NPR logo

Remembering Former U.S. Envoy To China

  • Download
  • <iframe src="" width="100%" height="290" frameborder="0" scrolling="no" title="NPR embedded audio player">
  • Transcript
Remembering Former U.S. Envoy To China


Remembering Former U.S. Envoy To China

Remembering Former U.S. Envoy To China

  • Download
  • <iframe src="" width="100%" height="290" frameborder="0" scrolling="no" title="NPR embedded audio player">
  • Transcript

James R. Lilley, the U.S. ambassador to China during the Tiananmen Square crisis in 1989, died last week from complications connected to prostate cancer. He was 81. J. Stapleton Roy, who succeeded Lilley as ambassador to China, says when Sino-U.S. ties began to improve, Lilley played an important role.


This country lost one of its most influential China hands last week. James Lilley died at age 81. He was a uniquely important figure in U.S.-China policy. He was born in China and spoke fluent Mandarin. He joined the CIA and rose to be a senior Asia specialist and served as ambassador to both China and South Korea, as well as serving as the senior representative in Taiwan. His opinions were sought by many in Washington, including this program, where he commented on not only on China, but on relations throughout Asia. Here he is in 2003 during a tense moment of saber-rattling from North Korea.

Ambassador JAMES LILLEY (U.S. Ambassador to China and South Korea, Taiwan Senior Representative): I think China's got to work with us because a nightmare for China: Is Japan getting nuclear weapons or Taiwan getting nuclear weapons? So, this is in the offing. It's the sort of the baseball bat in the corner. It's Banquo's ghost hovering behind you. But it's there.

SIEGEL: James Lilley was followed as U.S. ambassador in Beijing by J. Stapleton Roy, who was also born in China and who joins us now. Welcome to the program.

Ambassador J. STAPLETON ROY (Former Ambassador to China): Thank you.

SIEGEL: If you had to sum up in a nutshell James Lilley's role in U.S.-China policy over the years, what would you say?

Amb. ROY: I would say that Jim was a wonderful representative for his country. He began his career during the period of the greatest hostility between the United States and China. And yet he liked China. He liked the Chinese people. He didn't like the system of government there. And when our relations turned for the better, Jim played a significant role in improving relations.

SIEGEL: When you say the worst period in U.S.-China relations, deep in the Cold War after the Communist takeover in China.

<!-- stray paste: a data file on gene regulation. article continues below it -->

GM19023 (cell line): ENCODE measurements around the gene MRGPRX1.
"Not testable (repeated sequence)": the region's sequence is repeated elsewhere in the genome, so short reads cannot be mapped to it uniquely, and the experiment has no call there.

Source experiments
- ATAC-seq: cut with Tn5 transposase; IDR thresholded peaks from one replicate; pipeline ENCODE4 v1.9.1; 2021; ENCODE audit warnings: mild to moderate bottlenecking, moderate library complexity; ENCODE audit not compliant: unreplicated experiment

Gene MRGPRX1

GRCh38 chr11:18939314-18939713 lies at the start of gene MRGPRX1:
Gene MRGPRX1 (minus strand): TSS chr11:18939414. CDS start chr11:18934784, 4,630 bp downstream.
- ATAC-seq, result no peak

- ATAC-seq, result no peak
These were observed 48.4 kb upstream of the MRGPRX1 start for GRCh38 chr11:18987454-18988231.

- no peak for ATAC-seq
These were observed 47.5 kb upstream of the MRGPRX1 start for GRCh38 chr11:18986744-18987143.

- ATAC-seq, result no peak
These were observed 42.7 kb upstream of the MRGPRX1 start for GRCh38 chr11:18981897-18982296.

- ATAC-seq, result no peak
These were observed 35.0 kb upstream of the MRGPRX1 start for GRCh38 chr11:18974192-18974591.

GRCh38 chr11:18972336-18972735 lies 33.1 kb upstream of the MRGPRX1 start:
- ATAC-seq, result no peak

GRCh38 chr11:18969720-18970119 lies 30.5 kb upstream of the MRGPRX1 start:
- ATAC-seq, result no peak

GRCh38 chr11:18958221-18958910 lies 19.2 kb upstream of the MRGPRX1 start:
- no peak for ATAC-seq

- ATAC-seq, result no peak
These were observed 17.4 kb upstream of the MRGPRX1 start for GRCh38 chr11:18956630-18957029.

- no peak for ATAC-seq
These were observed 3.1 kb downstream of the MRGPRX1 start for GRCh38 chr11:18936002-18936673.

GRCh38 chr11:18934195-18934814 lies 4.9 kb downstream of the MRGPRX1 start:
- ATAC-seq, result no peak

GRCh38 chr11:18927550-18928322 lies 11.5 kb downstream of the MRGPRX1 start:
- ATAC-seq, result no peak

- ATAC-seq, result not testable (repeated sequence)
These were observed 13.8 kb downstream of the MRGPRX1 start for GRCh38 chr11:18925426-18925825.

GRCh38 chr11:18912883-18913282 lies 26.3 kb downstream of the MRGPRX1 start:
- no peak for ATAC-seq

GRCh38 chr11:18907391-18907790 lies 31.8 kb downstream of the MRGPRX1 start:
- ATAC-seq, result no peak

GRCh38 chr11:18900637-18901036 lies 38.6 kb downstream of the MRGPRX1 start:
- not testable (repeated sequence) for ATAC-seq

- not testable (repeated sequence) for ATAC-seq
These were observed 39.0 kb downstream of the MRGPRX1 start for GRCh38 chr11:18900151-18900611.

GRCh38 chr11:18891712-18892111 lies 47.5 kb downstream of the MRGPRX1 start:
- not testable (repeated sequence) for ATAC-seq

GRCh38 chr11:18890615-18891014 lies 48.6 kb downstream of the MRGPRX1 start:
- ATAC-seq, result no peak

Amb. ROY: Jim joined the U.S. government in the early '50s, which is right after the Korean War, when U.S. troops were fighting Chinese troops in Korea. So, the hostility between our two countries was at the all-time high at that time.

SIEGEL: He was the U.S. ambassador in Beijing when China crushed the Tiananmen Square protests. And from what I've read, his reactions to those events seem to defy any simple ideological prescription. He was a very subtle diplomat it seems.

Amb. ROY: Jim had no illusions. Therefore, Jim was not disillusioned by what the Chinese did. He was very disappointed to see it happen, but Jim would've expected the Chinese to behave that way in order to shore up the regime.

SIEGEL: And as ambassador he gave shelter to a very famous Chinese dissident Fang Lizhi.

Amb. ROY: That's correct. And that exposed him to a lot of difficulties during his first year in Beijing.

SIEGEL: And yet, somehow he managed to retain credibility both with the People's Republic of China, Beijing, and also with Taiwan.

Amb. ROY: Jim was one of those rare individuals who had very strong opinions that he was not afraid to state, but he was opinionated. One of his colleagues recalls that at one point Jim was expressing his opinions very strongly and a junior official spoke up and said, one of your facts is wrong. And Jim said, in that case, he said, I'll have to rethink my opinion. Now, that's not typical behavior.

SIEGEL: ´┐Żof senior diplomats and government official.

Amb. ROY: Even of senior non-diplomats.

(Soundbite of laughter)

Amb. ROY: But this is one reason why Jim was liked by his staff. They were not afraid to speak up in his presence, and Jim was never afraid to express his own opinions.

SIEGEL: Ambassador Roy, thank you very much for talking with us about your friend, the late U.S. Ambassador James Lilley. Thank you, sir.

Amb. ROY: He's remembered very warmly by his friends.

SIEGEL: J. Stapleton Roy, former U.S. ambassador to China.

Copyright © 2009 NPR. All rights reserved. Visit our website terms of use and permissions pages at for further information.

NPR transcripts are created on a rush deadline by Verb8tm, Inc., an NPR contractor, and produced using a proprietary transcription process developed with NPR. This text may not be in its final form and may be updated or revised in the future. Accuracy and availability may vary. The authoritative record of NPR’s programming is the audio record.